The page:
Unfortunately, as soon as you do away with all other taxes and impose a flat tax, the privileged classes will insist that it is unfair for the "poor" to pay taxes and here we go again.


Anonymous said...

How about we borrow the idea of Wookie-in-Chief Boston T. Party from "Molon Labe!" and waive the sales tax for all armed individuals?

This would force liberals to pay all the taxes, which is only fair.

Shootin' Buddy

Anonymous said...

Yeah, raise those taxes. Revenue-neutral means insufficient income to the feds to do jack-shit. Revenue-enhancing means taking more money out of an already in-the-toilet economy; dumber'n dirt.

The debt problem is too great, period, now. The only possible hope is to cut the federal budget at least in half.

IOW, there's no possible hope.


Rabbit said...



alath said...

"IOW, there's no possible hope."

Actually, some relatively minor adjustments to entitlement programs could get our fiscal projections within the "sustainable debt mess" ballpark - as opposed to the "catastrophic debt mess" path we're on now. Tweaks like raising the retirement age, cost controls for medicare/aid, adjusting benefits, etc., could make the difference between manageable levels of debt and totally crippling levels of debt over the next 10 years.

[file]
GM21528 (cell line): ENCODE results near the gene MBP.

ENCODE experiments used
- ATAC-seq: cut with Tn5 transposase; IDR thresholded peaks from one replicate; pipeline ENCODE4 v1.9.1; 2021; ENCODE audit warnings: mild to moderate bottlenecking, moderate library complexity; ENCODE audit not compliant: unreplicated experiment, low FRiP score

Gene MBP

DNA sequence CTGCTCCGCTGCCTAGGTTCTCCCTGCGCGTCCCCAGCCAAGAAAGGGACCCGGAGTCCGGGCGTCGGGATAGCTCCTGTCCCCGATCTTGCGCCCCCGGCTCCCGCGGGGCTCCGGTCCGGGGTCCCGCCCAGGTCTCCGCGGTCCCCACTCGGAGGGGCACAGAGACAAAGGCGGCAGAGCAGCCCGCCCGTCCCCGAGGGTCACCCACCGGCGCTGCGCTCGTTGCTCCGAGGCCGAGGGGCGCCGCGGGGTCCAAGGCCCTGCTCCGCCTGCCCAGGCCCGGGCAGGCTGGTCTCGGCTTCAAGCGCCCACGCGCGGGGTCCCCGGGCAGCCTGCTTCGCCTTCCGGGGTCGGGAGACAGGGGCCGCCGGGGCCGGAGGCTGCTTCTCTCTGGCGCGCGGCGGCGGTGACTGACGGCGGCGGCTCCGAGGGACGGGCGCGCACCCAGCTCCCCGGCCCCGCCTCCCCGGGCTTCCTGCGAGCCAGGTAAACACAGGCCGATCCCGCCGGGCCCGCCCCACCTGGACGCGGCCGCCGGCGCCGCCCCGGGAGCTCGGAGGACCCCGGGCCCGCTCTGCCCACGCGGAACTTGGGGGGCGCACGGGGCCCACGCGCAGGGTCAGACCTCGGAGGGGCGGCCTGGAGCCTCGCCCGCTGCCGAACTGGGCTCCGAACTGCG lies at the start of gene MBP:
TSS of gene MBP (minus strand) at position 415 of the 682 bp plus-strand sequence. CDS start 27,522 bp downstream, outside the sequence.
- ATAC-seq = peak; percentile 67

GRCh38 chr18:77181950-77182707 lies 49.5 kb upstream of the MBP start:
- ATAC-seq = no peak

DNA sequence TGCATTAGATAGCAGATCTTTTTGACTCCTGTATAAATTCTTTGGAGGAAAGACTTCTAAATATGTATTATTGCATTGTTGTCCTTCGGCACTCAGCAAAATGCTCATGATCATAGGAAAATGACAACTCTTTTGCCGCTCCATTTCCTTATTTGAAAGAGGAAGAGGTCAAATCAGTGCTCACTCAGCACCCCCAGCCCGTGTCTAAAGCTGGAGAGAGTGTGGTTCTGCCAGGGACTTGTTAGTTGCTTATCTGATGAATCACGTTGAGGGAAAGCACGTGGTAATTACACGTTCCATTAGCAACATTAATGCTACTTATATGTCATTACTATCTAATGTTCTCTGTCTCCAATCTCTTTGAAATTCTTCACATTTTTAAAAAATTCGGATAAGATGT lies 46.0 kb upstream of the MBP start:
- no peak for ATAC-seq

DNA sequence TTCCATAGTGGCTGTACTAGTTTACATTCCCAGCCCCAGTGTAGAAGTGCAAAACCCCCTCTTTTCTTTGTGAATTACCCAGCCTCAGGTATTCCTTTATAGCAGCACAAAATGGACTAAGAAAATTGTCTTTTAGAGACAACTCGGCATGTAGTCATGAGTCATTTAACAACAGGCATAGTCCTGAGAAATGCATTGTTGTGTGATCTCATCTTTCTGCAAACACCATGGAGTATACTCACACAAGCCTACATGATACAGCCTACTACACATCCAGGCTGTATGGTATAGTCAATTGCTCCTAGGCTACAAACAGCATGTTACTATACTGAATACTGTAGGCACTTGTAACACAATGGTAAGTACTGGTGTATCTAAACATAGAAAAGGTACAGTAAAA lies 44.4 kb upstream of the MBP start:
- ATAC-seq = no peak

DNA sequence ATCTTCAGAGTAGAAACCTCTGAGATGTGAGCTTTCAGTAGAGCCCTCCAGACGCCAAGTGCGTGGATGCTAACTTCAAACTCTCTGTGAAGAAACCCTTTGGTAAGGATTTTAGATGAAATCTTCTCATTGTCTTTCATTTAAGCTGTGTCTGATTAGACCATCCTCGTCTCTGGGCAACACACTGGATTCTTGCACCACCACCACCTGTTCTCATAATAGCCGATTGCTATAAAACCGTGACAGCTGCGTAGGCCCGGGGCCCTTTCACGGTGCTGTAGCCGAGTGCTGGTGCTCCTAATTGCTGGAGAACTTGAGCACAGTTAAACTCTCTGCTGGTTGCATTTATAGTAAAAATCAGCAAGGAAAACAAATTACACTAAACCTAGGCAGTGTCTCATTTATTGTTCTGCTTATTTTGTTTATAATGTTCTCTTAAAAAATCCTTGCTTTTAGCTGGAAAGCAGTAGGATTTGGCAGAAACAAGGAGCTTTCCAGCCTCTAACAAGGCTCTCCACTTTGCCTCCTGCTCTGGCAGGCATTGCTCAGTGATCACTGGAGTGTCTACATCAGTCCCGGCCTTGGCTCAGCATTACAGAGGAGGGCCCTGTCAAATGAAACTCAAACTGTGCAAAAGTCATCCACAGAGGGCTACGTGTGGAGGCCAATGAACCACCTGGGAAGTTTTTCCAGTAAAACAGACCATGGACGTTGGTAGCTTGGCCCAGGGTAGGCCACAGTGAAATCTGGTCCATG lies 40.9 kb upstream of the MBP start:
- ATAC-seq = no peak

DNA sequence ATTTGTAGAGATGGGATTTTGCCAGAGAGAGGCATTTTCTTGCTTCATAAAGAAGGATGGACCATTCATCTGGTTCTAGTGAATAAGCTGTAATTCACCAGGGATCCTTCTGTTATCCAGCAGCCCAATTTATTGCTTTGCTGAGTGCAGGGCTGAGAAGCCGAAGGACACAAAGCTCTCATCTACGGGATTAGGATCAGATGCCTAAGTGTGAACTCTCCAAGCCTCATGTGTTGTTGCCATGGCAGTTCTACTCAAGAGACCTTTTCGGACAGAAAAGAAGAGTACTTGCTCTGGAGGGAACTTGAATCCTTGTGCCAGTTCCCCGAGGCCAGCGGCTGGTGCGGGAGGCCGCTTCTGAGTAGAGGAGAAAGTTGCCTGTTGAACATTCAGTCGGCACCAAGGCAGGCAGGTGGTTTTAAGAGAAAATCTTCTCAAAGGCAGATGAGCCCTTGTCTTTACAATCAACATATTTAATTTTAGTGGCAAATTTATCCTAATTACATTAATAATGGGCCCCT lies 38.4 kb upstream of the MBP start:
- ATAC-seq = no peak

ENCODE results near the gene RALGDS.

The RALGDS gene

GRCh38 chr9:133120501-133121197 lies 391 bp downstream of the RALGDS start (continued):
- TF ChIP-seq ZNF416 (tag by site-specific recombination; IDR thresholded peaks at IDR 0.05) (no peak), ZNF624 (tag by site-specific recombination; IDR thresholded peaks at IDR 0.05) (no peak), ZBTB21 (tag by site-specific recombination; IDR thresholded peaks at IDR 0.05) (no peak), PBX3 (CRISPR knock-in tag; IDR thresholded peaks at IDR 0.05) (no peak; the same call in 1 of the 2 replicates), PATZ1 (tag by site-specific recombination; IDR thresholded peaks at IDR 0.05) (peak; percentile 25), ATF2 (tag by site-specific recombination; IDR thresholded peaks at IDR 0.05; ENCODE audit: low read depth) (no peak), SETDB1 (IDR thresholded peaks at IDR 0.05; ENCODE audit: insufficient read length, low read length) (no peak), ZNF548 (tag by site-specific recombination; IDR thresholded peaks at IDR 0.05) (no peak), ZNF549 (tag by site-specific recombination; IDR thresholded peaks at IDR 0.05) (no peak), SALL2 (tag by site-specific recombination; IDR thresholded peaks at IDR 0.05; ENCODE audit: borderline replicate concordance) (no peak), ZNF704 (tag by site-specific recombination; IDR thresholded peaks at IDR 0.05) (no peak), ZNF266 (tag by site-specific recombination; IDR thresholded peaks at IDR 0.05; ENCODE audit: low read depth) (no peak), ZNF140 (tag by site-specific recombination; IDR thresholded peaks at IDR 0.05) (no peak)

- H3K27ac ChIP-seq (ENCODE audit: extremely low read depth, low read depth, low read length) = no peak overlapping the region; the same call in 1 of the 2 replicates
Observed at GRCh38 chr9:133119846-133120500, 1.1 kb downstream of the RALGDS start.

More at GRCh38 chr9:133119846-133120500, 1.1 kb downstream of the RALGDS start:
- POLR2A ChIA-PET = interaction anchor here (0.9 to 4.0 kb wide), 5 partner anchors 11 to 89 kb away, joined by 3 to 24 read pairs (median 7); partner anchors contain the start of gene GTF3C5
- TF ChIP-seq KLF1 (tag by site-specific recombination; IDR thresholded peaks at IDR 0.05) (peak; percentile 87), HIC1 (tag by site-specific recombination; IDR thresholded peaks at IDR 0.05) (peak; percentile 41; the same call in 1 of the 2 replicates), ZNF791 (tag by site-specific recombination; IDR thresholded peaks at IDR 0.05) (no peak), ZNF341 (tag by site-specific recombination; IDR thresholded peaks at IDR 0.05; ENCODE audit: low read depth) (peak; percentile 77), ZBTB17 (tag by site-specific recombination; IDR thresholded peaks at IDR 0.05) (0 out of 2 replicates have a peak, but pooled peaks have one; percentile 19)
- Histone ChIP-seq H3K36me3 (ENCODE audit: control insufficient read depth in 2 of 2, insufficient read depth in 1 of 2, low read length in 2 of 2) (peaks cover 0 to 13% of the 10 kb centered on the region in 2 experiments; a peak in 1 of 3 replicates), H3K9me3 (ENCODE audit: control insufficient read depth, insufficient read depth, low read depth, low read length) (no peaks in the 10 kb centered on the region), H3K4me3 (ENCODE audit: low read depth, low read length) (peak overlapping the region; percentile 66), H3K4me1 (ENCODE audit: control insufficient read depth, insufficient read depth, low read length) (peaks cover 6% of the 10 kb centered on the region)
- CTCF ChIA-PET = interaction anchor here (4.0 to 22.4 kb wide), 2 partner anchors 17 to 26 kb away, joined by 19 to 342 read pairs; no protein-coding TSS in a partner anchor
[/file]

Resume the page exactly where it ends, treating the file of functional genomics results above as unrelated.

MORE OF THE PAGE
The "only" problem is that any such adjustments would be extremely unpopular, and whichever party tried to implement them would be instantly voted out of office in favor of the other guys, who would be promising "The Moon! For Everbody! And Free!"

The only cure for THAT would be an electorate who prefers unpalatable truths to pathological fantasies.

OK, I guess you're right: it is hopeless.

Diogenes said...

"Go talk to Boortz..."

I first read that as "Go to Boortz", and thought, "Now there's an epithet..."

TJP said...

Exactly how much non-governance and gridlock does it take to make the statists give up and go home? Let's aim for a goal, here.

Joanna said...

"Exactly how much non-governance and gridlock does it take to make the statists give up and go home? Let's aim for a goal, here."

Non-governance and gridlock is their goal, you son of a silly person. If nothing can get done, then inertia sets in and they become part of the immovable object. It's cute that you have hope, though. *head pat*

John A said...

VAT. I cringe every time I hear it. It is just a fake, somewhat nice-sounding name for another layer of sales tax structure.

Look, we already have thousands of "Value-Added" taxes. Every time something is sold or moved, it is taxed. I have known this since the 1950s, when a Reader`s Digest article pointed out that of the twenty-two cents a loaf of bread then cost at the local market, twenty cents was directly attributable to taxation.

The Raving Prophet said...